More and more plastics are found in marine life, including the fish and shellfish that people eat, resulting in an increasing focus on their potential effects on human health. As plastics break down into smaller and smaller pieces, they’re able to pass through biological membranes. We also know that harmful metals and chemicals, including lead and cadmium, can attach to plastics. Eerkes-Medrano points out that what we don’t know the degree to which animals and humans absorb those metals when they ingest plastics, and, if so, their potential health effects. The question is, “When we eat plastic-infused shellfish, do we absorb any toxins the plastics are carrying?”
Despite these potentially alarming problems, Lambert says it’s too soon to panic about plastics and human health. For one thing, our exposure from sources like tap water is minimal. And you’d have to eat a whole lot of mussels for a significant amount of plastics to end up in your body.
So what are the solutions? We could use less plastics, clean up what’s already out there, and figure out ways to improve plastic recycling. As the world awakens to its plastic problem, there has been a surge in ideas to minimize, replace and reuse plastics, including anti-plastic-straw movements, McDonald’s announcing sustainable packaging goals, and melting plastics into fuels.
“It’s probably the worst thing we could do in terms of getting plastics into nature.”
But Lundin also thinks that eventually nature will take care of itself, thanks to evolution, and there will be microorganisms that consume plastic. He also thinks that could take a long time: “That’s going to take decades, centuries, millennia, depending where the plastic ends up, its composition, and if it has toxins.”
We might not have to wait that long. Researchers at the University of Portsmouth in the United Kingdom modified a plastic-munching enzyme first discovered in 2016 in Japan and discovered that its ability to process plastic improved. It began to break down the plastic used for disposable drink bottles in only days.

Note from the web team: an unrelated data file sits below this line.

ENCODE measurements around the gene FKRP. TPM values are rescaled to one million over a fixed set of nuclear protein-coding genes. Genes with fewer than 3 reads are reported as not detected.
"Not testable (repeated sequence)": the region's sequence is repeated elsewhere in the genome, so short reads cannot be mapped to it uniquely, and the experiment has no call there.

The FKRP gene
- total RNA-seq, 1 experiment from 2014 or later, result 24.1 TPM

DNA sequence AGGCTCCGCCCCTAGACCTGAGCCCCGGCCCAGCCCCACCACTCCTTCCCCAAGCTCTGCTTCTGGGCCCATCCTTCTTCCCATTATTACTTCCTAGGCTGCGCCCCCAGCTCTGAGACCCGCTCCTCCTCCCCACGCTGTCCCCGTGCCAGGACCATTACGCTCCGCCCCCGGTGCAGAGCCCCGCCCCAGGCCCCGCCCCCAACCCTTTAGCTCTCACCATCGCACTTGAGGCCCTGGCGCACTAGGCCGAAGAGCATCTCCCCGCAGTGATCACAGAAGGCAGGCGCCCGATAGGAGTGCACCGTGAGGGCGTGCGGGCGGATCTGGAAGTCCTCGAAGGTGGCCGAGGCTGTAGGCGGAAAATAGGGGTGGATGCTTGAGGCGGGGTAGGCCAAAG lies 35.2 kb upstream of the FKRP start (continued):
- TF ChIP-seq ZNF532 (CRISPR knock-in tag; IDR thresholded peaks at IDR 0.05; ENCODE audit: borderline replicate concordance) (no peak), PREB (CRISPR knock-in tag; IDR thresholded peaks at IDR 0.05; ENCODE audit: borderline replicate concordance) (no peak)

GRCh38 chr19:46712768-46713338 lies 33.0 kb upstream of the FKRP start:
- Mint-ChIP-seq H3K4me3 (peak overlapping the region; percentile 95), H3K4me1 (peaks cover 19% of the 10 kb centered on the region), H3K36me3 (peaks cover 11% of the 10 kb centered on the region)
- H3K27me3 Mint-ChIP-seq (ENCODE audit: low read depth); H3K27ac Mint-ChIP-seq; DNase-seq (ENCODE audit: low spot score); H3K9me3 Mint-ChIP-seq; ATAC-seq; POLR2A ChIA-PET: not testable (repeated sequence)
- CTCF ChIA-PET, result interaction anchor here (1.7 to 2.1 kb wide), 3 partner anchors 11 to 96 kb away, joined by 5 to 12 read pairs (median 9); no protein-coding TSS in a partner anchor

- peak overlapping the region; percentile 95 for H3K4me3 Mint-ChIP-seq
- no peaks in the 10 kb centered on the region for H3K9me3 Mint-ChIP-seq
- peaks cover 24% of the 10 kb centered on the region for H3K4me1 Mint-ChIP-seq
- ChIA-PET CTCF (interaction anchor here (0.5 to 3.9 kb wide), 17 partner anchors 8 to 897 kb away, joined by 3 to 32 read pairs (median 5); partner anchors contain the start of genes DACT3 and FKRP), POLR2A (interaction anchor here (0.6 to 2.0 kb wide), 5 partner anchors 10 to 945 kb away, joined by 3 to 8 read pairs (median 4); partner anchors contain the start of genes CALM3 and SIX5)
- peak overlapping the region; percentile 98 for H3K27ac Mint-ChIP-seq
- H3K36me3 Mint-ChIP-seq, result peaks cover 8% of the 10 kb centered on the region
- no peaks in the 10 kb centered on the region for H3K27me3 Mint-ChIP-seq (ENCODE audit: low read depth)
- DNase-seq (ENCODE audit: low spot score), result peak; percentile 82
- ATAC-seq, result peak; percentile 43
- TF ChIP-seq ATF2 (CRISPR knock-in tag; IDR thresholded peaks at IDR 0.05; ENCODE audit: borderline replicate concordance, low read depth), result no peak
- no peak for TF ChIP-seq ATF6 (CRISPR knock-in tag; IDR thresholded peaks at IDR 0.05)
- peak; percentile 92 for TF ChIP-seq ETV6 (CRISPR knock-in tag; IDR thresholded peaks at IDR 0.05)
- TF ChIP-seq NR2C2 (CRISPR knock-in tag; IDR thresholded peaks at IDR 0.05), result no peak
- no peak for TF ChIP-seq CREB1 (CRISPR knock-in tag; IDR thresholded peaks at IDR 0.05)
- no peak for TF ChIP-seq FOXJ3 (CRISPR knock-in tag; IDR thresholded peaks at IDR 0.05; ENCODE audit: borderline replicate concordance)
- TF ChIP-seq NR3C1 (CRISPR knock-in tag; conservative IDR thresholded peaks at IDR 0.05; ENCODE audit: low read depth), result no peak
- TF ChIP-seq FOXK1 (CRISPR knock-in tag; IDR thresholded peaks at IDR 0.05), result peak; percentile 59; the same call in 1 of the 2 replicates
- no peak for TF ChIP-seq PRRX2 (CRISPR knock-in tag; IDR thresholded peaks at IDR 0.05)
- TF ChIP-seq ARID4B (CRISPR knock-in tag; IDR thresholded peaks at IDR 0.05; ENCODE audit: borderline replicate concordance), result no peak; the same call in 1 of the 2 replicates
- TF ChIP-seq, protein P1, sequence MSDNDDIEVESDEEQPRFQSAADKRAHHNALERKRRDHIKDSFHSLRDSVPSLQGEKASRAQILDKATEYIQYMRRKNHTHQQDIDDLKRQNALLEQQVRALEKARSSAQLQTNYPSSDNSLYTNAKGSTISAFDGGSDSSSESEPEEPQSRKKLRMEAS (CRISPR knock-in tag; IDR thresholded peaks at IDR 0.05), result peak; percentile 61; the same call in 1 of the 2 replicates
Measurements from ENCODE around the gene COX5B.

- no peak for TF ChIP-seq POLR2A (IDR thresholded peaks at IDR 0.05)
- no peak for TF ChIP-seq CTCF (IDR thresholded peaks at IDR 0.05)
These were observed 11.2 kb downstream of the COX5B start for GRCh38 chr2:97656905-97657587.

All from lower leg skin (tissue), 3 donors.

Doug Woodring, founder of Ocean Recovery, an environmental nonprofit based in Hong Kong, is a vocal proponent of plastics-to-fuel technology, which melts plastics down into usable fuel, particularly diesel. For regions of the world with a large amount of waste that rely on diesel, this technology could be a game changer. “We might as well make the diesel out of something that is a social problem—that is, trash—rather than sucking virgin diesel out of ground,” he said.
The truth is that much plastic doesn’t get recycled— either by governments or informal economies of trash pickers—because there’s no market for it. Woodring thinks that’s the plastic we should focus on. He said, “All the world’s garbage that is not easily recyclable, like candy wrappers, that is what we have to find uses for.”
However, there are supply chain problems that must be fixed first. The waste needs to be collected, sorted, and processed, and the only way that’s going to happen is for people to be paid to do it. This will need investment and long-term thinking, and because we don’t put a cost on garbage and mismanaged waste and its tangential results, like health problems, financing is hard to come by.
In Bali, Mike O’Leary’s R.O.L.E. is hoping education will help fix that island’s trash problem—only 25 percent of its waste is collected by municipal garbage services. The rest is burned or dumped. “The idea [is] to build skills in communities for waste management,” O’Leary said. GIven the lack of reliable collection services, the better bet is putting the power into communities’ hands, with education programs that give them the tools to understand and deal with waste on their own.
Whatever the likely multiple solutions to plastic waste, the sheer volume of plastics now in the environment will be there for years, said Lambert. We need to figure out what kind of environmental future our plastics addiction has created. “They’ll continue to break down, while human activities continue adding more plastics,” he said. “So we really need to know what’s going on and how they affect environmental processes.”
Those dead whales with bellies full of plastic deserved better. Let’s hope they can serve as a metaphorical warning we can act on, rather than a harbinger of worse to come.